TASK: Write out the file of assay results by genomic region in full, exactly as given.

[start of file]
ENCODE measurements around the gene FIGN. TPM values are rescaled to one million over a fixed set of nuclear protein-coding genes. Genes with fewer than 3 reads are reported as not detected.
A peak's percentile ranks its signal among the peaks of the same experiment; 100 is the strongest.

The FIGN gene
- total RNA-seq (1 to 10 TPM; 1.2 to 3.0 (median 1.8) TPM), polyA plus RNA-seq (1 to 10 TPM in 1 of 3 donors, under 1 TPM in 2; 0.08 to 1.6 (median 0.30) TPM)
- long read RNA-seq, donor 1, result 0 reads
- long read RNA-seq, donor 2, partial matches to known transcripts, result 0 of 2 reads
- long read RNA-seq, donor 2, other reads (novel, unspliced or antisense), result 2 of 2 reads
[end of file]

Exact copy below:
ENCODE measurements around the gene FIGN. TPM values are rescaled to one million over a fixed set of nuclear protein-coding genes. Genes with fewer than 3 reads are reported as not detected.
A peak's percentile ranks its signal among the peaks of the same experiment; 100 is the strongest.

The FIGN gene
- total RNA-seq (1 to 10 TPM; 1.2 to 3.0 (median 1.8) TPM), polyA plus RNA-seq (1 to 10 TPM in 1 of 3 donors, under 1 TPM in 2; 0.08 to 1.6 (median 0.30) TPM)
- long read RNA-seq, donor 1, result 0 reads
- long read RNA-seq, donor 2, partial matches to known transcripts, result 0 of 2 reads
- long read RNA-seq, donor 2, other reads (novel, unspliced or antisense), result 2 of 2 reads